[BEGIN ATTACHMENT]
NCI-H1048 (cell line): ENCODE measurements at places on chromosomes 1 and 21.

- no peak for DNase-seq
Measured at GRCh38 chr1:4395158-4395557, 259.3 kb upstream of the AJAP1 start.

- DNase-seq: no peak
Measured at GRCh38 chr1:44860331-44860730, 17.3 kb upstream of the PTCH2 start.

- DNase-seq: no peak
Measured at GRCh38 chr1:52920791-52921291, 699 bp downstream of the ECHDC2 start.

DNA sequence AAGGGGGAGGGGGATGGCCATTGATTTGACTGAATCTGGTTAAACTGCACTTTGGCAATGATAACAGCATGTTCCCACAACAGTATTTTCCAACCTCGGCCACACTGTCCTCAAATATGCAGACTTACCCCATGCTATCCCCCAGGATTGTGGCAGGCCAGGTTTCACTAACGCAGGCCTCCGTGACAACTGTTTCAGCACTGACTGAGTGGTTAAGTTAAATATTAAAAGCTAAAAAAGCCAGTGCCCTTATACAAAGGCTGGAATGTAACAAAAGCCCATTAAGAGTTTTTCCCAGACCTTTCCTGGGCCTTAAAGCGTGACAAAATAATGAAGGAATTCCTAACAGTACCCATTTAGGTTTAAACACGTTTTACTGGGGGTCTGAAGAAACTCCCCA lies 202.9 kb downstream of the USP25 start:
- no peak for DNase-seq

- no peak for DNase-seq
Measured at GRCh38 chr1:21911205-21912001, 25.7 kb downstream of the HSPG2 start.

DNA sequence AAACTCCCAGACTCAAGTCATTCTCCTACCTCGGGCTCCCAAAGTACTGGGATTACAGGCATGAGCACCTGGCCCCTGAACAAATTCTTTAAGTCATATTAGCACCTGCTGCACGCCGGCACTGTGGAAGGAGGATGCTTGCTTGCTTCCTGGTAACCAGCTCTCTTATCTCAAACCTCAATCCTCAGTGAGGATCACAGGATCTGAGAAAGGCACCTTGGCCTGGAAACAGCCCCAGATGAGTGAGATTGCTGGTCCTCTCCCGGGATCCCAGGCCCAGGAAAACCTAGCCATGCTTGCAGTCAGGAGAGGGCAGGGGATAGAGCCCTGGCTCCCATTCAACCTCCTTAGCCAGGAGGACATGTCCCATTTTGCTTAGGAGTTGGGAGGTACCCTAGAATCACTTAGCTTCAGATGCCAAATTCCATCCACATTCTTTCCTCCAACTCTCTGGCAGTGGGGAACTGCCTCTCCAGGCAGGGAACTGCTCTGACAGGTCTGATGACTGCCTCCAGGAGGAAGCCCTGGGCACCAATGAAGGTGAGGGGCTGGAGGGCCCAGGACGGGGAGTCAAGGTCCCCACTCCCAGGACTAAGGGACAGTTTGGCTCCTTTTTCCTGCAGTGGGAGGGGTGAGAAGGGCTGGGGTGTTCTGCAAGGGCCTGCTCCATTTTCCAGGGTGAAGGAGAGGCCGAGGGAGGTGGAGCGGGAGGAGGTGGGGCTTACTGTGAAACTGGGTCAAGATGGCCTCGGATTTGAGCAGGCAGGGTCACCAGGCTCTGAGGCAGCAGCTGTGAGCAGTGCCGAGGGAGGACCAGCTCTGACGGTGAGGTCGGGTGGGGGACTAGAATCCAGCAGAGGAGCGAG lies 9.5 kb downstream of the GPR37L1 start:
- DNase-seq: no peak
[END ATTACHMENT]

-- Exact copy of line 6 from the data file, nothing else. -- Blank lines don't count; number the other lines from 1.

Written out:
- DNase-seq: no peak